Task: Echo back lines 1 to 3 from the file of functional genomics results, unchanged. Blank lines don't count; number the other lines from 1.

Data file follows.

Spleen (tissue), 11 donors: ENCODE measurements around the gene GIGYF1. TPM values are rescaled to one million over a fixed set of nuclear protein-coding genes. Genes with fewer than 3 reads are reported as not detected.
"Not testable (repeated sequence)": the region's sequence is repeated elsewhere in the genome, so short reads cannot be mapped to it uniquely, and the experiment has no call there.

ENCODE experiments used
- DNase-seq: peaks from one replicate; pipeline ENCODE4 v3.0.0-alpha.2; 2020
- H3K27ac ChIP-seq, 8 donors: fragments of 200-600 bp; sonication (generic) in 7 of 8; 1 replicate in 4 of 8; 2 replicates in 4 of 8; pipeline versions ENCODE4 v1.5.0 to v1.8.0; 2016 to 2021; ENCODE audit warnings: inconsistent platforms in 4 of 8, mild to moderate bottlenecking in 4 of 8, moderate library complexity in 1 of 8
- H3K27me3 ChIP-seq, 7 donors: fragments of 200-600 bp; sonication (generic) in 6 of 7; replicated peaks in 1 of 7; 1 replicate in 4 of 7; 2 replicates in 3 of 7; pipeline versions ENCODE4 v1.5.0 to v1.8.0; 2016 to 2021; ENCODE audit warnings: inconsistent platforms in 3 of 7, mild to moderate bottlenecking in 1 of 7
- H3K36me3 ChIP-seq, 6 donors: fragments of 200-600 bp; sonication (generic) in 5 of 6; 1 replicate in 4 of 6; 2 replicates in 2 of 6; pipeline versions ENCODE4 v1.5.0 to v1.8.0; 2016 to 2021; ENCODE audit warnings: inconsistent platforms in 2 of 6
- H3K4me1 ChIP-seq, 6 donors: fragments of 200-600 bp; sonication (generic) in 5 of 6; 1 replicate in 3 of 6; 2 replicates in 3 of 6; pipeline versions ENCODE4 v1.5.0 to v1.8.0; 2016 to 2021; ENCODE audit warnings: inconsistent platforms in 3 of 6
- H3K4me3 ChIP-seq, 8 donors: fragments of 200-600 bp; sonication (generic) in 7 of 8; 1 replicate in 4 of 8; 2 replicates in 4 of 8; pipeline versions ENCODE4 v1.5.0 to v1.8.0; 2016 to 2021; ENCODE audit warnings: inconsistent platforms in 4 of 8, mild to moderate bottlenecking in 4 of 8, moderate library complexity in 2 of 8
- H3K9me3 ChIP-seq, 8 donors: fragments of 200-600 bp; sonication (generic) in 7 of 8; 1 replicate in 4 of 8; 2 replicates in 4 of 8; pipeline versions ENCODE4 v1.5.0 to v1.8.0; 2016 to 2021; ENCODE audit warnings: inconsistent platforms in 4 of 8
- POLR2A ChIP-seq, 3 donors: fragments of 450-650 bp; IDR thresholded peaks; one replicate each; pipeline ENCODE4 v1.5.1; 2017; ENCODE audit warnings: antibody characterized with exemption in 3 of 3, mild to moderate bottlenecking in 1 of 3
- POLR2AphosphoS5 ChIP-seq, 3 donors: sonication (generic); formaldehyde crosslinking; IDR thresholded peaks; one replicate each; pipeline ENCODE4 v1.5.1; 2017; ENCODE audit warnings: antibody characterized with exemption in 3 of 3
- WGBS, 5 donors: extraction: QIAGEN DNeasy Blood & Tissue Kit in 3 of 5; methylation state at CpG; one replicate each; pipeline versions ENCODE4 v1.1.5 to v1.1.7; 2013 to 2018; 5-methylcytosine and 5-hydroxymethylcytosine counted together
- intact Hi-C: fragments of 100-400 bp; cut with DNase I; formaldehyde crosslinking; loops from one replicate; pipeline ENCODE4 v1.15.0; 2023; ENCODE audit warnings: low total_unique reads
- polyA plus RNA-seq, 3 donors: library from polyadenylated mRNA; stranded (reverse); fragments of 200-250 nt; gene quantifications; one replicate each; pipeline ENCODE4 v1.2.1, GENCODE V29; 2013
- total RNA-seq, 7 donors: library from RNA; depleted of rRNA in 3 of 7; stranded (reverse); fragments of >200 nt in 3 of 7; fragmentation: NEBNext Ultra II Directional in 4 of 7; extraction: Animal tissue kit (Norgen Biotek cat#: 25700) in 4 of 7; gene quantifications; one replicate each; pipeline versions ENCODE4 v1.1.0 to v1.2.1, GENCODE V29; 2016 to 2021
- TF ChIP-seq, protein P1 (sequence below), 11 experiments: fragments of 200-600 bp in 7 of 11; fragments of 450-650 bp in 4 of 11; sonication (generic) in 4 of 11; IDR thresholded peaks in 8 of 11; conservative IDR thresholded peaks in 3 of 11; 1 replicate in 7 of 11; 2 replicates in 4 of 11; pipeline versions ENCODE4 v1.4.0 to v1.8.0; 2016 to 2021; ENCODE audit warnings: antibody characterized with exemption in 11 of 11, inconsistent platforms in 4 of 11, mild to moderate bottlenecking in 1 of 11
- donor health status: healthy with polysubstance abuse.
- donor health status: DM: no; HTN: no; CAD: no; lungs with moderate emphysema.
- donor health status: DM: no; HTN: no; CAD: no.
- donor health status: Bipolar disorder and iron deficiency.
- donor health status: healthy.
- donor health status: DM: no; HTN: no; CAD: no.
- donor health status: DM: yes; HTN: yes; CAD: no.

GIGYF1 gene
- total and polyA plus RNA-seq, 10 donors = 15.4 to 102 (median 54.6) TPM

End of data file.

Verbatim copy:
Spleen (tissue), 11 donors: ENCODE measurements around the gene GIGYF1. TPM values are rescaled to one million over a fixed set of nuclear protein-coding genes. Genes with fewer than 3 reads are reported as not detected.
"Not testable (repeated sequence)": the region's sequence is repeated elsewhere in the genome, so short reads cannot be mapped to it uniquely, and the experiment has no call there.

ENCODE experiments used